On Friday, a state Supreme Court justice running for Ohio governor wrote a Facebook post about his past sexual encounters, amid what he called a “national feeding frenzy about sexual indiscretions.”
Democratic candidate Bill O’Neill earned swift criticism for his crude bragging — but he made it even worse with grammatical mistakes that made it seem like he had slept with a male US senator in a hayloft.
Let’s break down this sentence from his initial Facebook post, which he later edited (without really correcting the errors): “In the last fifty years I was sexually intimate with approximately 50 very attractive females. It ranged from a gorgeous personal secretary to Senator Bob Taft (Senior) who was my first true love and we made passionate love in the hayloft of her parents barn and ended with a drop dead gorgeous red head.”
That sure makes it sound like his first true love was Senator Bob Taft, a former Ohio senator who died in 1953. Oops.
We know what he meant to say. Given that he’s specifically detailing how he was “intimate with approximately 50 very attractive females,” we can assume he wasn’t trying to include Taft, a man, in that group. That’s not what he actually wrote, though.
Let’s look at where he went wrong. He says he’s going to give a range of examples, and he does, but the problem is that his “from . . . to” construction makes it sound like the secretary and the senator are both examples of people with whom he’s slept. That’s how you’d write about a range of examples — from (something) to (something else).
But when it takes as long as this sentence does to get to the part about “ended with a drop dead gorgeous red head,” people are going to think the first two people he mentions are both examples of people with whom he slept.
He even repeats that problem in the second half of the sentence, which talks about a “red head who was a senior advisor to Peter Lewis.” In the range of people with whom he’s slept, are we supposed to include Peter Lewis? Nope, just another grammar mistake.
How should he have phrased it? Well, here are some options:
1. Maybe he could have referred to “a gorgeous personal secretary for Senator Bob Taft,” although that doesn’t solve the problem with the long clause about “who was my first true love and we made passionate love in the hayloft of her parents barn.” So, that’s not enough. Let’s keep going.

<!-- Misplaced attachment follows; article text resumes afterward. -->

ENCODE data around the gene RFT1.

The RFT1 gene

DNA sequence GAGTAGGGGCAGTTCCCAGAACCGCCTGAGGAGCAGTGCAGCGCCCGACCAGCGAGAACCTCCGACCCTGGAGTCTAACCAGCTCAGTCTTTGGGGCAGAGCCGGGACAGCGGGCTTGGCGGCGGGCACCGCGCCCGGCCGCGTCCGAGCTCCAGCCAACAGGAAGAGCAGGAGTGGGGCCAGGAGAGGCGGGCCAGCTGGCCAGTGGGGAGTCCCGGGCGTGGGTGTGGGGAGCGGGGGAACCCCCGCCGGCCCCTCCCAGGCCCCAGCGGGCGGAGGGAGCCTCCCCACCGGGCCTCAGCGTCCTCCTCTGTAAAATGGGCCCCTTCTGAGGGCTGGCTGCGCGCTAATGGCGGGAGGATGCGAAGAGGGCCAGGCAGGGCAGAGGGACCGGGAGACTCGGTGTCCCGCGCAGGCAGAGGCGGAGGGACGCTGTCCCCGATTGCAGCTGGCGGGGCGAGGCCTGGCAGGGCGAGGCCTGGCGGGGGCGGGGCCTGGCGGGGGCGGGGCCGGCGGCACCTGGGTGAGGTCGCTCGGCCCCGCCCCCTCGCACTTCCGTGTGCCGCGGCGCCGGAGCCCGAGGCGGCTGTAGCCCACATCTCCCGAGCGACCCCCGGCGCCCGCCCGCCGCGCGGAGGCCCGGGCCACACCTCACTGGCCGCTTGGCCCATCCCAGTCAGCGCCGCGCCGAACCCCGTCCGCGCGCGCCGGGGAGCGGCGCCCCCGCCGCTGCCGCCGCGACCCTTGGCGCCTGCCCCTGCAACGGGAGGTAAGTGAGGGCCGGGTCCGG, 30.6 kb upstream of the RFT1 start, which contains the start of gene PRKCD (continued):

2. Let’s try moving the clause about “my first true love” for clarity, and if we make the senator’s name possessive, we’ll get closer to making sense: “It ranged from my first true love, Senator Bob Taft (Senior)’s gorgeous personal secretary . . . ”
That’s still not quite right — at the end, he drops the “from . . . to” construction in favor of “ended with.” So, let’s take another shot at fixing this.
3. He should have continued using a parallel construction of “from . . . to”: “It ranged from my first true love, Senator Bob Taft (Senior)’s gorgeous personal secretary and we made passionate love in the hayloft of her parents barn, to a drop dead gorgeous red head.”
Almost there. A few more tweaks:
“The list ranged from my first true love, Senator Bob Taft (Senior)’s gorgeous personal secretary to whom I made passionate love in the hayloft of her parents barn, to a drop dead gorgeous red head.”
Well, that makes about as much sense as anything on this topic could.
Also, really, he should have written “red head” as one word, spelled “advisor” as “adviser,” and talked about “her parents’ barn,” with a possessive apostrophe . . . but those are lesser sins against grammar and Boston Globe style. For now, let’s settle for fixing the part that caused the most confusion — even if it means heartbreak for people rooting for a Taft-O’Neill relationship.Carrie Blazina is a multiplatform editor for the Globe who has fixed copy for reporters, editors, and now Ohio gubernatorial candidates.